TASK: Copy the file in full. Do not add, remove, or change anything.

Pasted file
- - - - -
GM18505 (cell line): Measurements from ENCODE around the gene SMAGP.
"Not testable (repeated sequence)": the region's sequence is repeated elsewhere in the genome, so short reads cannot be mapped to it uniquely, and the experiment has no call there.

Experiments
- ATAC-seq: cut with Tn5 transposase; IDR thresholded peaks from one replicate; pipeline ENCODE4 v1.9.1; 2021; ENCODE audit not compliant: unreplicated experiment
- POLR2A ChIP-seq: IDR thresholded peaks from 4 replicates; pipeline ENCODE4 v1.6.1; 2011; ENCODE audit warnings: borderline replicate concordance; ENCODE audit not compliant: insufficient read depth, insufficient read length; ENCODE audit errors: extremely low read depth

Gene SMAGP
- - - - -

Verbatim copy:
GM18505 (cell line): Measurements from ENCODE around the gene SMAGP.
"Not testable (repeated sequence)": the region's sequence is repeated elsewhere in the genome, so short reads cannot be mapped to it uniquely, and the experiment has no call there.

Experiments
- ATAC-seq: cut with Tn5 transposase; IDR thresholded peaks from one replicate; pipeline ENCODE4 v1.9.1; 2021; ENCODE audit not compliant: unreplicated experiment
- POLR2A ChIP-seq: IDR thresholded peaks from 4 replicates; pipeline ENCODE4 v1.6.1; 2011; ENCODE audit warnings: borderline replicate concordance; ENCODE audit not compliant: insufficient read depth, insufficient read length; ENCODE audit errors: extremely low read depth

Gene SMAGP